Most importantly, Florida is far more vulnerable to damage from phosphate mining than any other state for the simple reason that its sub-surface geology is dramatically different. Underneath a thin layer of dirt, the entire Florida peninsula has a sub-surface that is essentially a porous plateau of carbonate rock that is not solid, but rather, contains numerous
watersheds that store and transmit groundwater, in what is referred to as the “Floridian aquifer system.” These permeable aquifers contain almost all of the fresh water resources for the population of north-central Florida.
Additionally, the phosphate mine proposed by HPS II Enterprises in Bradford and Union counties poses substantial water impacts on the Santa Fe River system, including harmful draw-down and pollution. The river is a major economic resource for its adjacent area. HPS II Enterprises has proven to be irresponsible in respecting rules and regulations, and the probability of an environmental catastrophe is high. The threat of a phosphate mine to the Santa Fe River system alone is catastrophic.
Phosphate mines have been shown to threaten and cause serious and long-lasting harm to Florida’s natural resources, and most importantly its aquifer system and the drinking water for millions of Florida citizens. The phosphate industry in Florida has a long history of accidents, environmental destruction and bankruptcy, leaving behind millions in liabilities that taxpayers have had to clean up. The proposal of a phosphate mine in north-central Florida by HPS II Enterprises is wrong for many reasons. People like those running HPS, who sell their souls in such small quantities – believing that they are within their rights, but allowing a seemingly trivial compromise here or rationalization of a minor evil there – really don’t realize what they’re doing until it is too late.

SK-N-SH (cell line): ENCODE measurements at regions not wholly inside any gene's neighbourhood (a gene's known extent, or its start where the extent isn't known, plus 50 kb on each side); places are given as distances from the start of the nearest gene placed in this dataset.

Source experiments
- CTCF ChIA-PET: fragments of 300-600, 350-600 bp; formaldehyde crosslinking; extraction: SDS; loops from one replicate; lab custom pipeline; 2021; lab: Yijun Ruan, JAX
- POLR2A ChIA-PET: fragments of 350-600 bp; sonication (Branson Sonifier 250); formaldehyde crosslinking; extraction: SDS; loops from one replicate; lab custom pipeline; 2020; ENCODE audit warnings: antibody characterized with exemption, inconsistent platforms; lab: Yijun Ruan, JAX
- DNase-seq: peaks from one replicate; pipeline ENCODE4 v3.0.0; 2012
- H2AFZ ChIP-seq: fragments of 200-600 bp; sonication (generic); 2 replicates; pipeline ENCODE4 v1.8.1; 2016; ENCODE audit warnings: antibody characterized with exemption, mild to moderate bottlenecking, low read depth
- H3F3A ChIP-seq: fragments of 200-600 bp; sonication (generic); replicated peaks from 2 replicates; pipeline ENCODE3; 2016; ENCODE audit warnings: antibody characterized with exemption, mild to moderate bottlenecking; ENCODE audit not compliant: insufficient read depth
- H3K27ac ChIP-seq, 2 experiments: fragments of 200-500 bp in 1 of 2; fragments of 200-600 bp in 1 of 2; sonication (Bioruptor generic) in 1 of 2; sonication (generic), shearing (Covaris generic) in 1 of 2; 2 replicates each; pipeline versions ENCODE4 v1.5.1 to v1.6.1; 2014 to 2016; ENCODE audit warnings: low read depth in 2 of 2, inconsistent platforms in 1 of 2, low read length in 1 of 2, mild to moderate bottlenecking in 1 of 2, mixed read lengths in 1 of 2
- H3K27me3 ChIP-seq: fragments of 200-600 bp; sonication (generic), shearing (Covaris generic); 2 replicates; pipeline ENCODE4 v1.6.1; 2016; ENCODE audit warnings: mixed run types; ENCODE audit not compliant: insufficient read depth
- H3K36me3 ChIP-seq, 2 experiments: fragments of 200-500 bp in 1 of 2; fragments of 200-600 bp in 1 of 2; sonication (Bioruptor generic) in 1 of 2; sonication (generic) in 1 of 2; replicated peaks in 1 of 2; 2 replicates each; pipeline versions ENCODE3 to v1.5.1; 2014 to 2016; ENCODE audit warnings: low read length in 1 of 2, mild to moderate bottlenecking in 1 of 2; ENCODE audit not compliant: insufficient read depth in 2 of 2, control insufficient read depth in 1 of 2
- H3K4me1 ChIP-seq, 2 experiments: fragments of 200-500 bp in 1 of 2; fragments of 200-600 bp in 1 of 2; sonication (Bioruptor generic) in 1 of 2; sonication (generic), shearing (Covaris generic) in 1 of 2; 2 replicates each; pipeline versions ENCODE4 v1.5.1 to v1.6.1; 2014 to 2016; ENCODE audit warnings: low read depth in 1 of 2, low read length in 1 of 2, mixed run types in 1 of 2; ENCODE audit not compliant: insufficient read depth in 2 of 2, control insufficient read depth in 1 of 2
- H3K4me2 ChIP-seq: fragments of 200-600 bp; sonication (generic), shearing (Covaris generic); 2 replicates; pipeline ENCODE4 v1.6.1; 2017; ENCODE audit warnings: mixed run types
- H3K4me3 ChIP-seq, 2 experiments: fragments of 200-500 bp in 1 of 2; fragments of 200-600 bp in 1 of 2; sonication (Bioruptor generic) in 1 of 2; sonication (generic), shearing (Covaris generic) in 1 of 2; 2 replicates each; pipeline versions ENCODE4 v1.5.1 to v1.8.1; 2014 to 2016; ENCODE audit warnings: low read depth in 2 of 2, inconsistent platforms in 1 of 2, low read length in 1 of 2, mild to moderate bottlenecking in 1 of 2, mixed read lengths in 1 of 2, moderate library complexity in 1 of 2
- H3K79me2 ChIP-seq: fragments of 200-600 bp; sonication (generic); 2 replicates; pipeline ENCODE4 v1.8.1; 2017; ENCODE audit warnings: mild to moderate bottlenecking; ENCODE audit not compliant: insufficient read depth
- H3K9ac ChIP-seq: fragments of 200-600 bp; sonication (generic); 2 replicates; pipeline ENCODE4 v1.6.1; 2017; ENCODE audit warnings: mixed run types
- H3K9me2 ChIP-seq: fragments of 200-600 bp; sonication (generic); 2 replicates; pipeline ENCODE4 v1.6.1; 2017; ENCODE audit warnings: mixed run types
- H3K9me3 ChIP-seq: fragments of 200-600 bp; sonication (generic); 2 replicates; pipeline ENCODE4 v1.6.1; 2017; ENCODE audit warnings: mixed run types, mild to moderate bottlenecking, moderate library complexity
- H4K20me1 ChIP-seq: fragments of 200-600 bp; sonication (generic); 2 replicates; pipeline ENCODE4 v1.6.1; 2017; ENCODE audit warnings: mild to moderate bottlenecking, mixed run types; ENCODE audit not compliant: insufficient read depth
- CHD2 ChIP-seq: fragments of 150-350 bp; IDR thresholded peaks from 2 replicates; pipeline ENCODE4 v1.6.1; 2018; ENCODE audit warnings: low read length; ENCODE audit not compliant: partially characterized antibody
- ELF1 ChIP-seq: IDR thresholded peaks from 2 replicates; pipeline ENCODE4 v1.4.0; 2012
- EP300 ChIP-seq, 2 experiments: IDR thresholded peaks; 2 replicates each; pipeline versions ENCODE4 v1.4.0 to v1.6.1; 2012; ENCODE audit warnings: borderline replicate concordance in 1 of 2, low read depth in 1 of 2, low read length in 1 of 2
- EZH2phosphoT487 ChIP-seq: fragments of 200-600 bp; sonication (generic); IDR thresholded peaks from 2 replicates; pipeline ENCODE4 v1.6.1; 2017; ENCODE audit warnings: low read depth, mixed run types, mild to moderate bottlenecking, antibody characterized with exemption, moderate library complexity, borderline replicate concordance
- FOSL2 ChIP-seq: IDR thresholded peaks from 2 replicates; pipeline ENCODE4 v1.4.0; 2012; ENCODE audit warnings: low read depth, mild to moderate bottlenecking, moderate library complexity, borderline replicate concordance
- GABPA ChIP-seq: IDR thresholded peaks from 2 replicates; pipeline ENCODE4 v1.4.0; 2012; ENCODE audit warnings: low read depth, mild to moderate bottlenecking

Florida Phosphate Mines Show Adverse Effects On The Environment, David Hammock, http:// EzineArticles.com/expert/David_Hammock/2169591
Phosphate Companies and EPA’s Toxic Release Inventory, http://www.fipr.state.fl.us/about-us/ phosphate-primer/phosphate-companies-and-epas-toxic-release-inventory/
NCSU Water Quality Group, Human Impacts: Wetland Loss and Degradation, http://water.ncsu.edu/ watershedss/info/wetlands/wetloss.html
Conservation Report February 2017, Suwannee – St. Johns Group Sierra Club, http://ssjsierra.org/ conservation-report-february-2017/